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Docker, the startup known for its open-source container technology for easily moving application code from one server environment to another, has sold off its longstanding revenue stream, the dotCloud platform as a service (PaaS) for building and running applications in the cloud.

CloudControl, a Berlin-based company that runs a PaaS for the European market, now owns dotCloud, Docker said today in a statement. Terms weren’t disclosed.

The transaction might seem significant for Docker, as the startup first devised its container technology in order to run dotCloud. In a sense, Docker never would have emerged as the hot startup it is now were it not for dotCloud. And dotCloud started turning in positive gross margin last year, Docker chief executive Ben Golub told VentureBeat in an interview, making it stand out in the PaaS market, which isn’t looked upon as the most profitable type of business. But in reality, this sale marks a necessary turning point for the company. The Docker team can now focus on making the open-source Docker project even more popular and building commercially viable tools for it.

“Doing this right now is really just about making sure that we have the ability to focus 100 percent on our core business,” Golub said.


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Docker has attracted the attention of developers and system administrators for creating technology that could be a supplement or even a successor to the virtual machine, many of which can operate and run applications on a physical server. Containers are seen as more lightweight than virtual machines and less demanding on the underlying servers’ chips and memory. Plus, curious types can explore the code for creating Docker containers, as it is available under an open-source license, unlike proprietary virtual machine technology from companies like Microsoft and VMware.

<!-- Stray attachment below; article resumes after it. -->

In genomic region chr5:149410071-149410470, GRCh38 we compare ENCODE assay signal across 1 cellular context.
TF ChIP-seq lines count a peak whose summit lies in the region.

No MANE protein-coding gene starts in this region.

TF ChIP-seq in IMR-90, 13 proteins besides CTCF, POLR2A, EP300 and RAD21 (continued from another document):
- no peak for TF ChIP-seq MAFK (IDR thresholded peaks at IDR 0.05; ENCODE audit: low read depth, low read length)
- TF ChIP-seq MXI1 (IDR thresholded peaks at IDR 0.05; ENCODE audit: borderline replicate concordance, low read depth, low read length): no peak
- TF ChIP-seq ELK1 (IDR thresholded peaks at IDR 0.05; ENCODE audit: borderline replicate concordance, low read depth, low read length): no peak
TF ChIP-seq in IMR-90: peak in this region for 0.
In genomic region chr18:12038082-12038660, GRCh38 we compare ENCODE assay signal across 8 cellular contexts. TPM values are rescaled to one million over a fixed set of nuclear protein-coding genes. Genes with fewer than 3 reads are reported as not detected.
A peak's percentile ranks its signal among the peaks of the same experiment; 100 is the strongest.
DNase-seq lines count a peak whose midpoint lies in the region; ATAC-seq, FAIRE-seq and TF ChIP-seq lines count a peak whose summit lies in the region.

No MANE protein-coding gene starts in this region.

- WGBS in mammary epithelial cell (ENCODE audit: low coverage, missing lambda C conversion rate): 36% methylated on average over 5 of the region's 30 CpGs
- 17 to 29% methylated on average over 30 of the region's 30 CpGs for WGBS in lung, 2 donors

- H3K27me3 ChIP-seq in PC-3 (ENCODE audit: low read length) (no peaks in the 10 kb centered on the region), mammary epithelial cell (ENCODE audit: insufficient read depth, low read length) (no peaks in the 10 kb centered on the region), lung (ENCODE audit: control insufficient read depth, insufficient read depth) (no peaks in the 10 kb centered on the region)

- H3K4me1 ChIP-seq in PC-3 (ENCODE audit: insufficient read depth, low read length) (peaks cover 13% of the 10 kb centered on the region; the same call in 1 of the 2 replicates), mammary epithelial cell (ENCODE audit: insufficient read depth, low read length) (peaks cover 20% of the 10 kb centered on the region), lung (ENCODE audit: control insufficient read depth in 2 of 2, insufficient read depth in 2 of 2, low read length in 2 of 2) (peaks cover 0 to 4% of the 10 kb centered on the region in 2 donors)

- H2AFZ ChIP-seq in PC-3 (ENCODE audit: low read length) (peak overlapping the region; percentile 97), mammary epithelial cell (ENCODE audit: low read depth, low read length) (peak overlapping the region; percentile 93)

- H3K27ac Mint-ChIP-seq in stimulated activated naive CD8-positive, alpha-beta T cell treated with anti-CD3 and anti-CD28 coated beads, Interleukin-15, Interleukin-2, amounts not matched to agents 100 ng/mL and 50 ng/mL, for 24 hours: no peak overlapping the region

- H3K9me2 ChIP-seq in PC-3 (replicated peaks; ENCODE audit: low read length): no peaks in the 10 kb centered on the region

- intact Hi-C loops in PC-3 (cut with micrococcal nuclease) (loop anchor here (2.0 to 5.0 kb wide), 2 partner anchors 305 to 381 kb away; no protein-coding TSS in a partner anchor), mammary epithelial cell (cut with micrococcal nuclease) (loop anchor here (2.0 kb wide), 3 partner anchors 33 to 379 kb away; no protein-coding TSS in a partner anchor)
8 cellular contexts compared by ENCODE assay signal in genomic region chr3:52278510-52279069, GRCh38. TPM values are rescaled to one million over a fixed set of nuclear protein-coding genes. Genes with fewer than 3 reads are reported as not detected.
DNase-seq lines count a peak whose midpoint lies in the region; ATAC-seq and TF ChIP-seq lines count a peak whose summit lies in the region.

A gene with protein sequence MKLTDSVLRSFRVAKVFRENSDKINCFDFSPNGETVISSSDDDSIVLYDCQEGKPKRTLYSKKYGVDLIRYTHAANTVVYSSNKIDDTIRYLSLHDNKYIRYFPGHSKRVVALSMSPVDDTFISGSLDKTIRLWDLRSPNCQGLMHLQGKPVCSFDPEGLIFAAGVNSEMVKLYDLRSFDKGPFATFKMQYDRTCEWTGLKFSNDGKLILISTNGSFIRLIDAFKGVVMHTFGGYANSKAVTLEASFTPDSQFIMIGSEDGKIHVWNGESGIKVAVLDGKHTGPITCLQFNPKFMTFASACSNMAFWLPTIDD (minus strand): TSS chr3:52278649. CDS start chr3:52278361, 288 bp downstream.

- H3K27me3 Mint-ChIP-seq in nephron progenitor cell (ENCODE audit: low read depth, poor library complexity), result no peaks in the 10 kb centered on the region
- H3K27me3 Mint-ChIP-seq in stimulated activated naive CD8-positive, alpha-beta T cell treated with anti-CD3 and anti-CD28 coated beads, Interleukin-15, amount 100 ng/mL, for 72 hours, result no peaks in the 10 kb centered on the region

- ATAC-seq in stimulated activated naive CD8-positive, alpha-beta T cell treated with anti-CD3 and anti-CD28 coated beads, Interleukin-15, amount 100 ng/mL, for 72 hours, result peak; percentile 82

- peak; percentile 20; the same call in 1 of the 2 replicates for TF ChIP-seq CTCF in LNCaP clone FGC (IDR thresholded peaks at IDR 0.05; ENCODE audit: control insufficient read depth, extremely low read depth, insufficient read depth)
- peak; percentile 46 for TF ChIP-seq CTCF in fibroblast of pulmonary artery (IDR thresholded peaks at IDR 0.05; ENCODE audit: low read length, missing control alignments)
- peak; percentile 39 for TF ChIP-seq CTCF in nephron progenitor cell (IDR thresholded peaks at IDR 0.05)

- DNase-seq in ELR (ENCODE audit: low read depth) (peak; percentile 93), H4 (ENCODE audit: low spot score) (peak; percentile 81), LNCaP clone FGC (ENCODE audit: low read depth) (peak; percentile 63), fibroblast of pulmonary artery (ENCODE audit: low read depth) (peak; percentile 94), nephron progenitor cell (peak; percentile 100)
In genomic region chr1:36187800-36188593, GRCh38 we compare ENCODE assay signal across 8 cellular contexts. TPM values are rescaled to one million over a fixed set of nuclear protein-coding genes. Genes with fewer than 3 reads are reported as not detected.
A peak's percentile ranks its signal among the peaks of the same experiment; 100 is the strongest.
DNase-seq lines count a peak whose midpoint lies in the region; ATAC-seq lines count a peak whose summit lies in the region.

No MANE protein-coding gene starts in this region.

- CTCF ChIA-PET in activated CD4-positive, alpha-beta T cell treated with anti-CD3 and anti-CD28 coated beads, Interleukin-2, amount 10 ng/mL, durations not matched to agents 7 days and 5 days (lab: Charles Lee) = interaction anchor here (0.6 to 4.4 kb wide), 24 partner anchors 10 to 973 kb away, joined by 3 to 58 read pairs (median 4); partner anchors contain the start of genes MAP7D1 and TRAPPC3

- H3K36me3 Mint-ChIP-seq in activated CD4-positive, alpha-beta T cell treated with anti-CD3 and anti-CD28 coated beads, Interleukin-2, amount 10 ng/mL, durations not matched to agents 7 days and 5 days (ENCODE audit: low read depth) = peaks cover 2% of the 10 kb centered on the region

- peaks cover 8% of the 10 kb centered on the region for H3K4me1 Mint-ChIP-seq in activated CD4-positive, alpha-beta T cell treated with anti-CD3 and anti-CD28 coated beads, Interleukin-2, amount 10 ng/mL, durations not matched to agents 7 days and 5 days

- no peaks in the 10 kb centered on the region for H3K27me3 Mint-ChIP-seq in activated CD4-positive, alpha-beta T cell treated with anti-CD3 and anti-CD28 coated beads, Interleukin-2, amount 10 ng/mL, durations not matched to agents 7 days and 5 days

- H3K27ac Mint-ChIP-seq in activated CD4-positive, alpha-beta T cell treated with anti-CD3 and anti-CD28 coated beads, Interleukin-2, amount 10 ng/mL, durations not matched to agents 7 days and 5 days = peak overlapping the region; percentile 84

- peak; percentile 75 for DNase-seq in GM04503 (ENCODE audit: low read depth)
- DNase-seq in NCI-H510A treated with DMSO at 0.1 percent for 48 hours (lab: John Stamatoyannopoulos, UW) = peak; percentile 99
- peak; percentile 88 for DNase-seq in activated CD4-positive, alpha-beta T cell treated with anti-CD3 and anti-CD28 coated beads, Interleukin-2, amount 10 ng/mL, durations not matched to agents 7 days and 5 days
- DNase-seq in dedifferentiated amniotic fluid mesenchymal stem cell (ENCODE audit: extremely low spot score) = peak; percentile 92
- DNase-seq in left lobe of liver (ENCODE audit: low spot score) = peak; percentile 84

Developers, startup types, and cloud industry analysts talk a lot about Docker and its containers these days. Expect that buzz to intensify now that Docker’s employees can devote all of their attention to the project’s advancement.

In a sense, the pivot that Docker started last year — by releasing the Docker container technology for free under an open-source license, and then by changing the company name from dotCloud to Docker — is now complete.

And Golub knows what to do next.

“I think I and the management team and the board are all 100 percent in agreement that the focus for this year is not top-line growth,” he said. “We want to establish a revenue model and make sure we have the ability to generate meaningful revenue in 2015. But this year, it’s far more important to make sure we make Docker solid and ubiquitous and build more advanced monitoring, management, and orchestration tools that will drive revenue in 2015.”

Ben Golub, left, chief executive of Docker.

Above: Ben Golub, left, chief executive of Docker.

Indeed Docker has made progress so far this year. The startup launched its first commercial service for Docker in March, and the open-source project has now been downloaded 7 million times, Golub said.

How does he know the startup’s new PaaS-less existence will prove successful?

“You don’t,” Golub said. “But what you have to do is have enough belief that you’re attacking a worthwhile goal with a really great idea to say, you know, even if we fail, that’s better than, you know, going the safe route and being mediocre.”

Solomon Hykes founded dotCloud in 2010, and the service currently has 500 customers, Golub said, including Cirrus Insight, FiveStars, Jolicloud, and RethinkDB. The service runs on infrastructure in the US East region of the Amazon Web Services public cloud in Northern Virginia.

That’s one reason dotCloud is a good fit for CloudControl, which runs its PaaS atop Amazon’s cloud as well.

Also, Golub said, CloudControl knows how to run a PaaS and is committed to maintaining dotCloud, at least initially, rather than forcing customers to go through the hardship of transferring onto the CloudControl service.

San Francisco-based Docker announced a $15 million funding round in January and recently made its first acquisition since the pivot, a two-man startup called Orchard.

None of Docker’s employees will go to CloudControl as part of the deal, Golub said.

CloudControl, which started in 2009 and has taken funding from Creathor Venture, isn’t a popular cloud provider in the U.S., but even in its native Germany, it doesn’t have a high profile, cloud analyst René Büst of Crisp Research told VentureBeat via email. Perhaps now that it’s taking up the infrastructure that led to Docker, CloudControl will pick up a claim to fame — or at least a few more customers.

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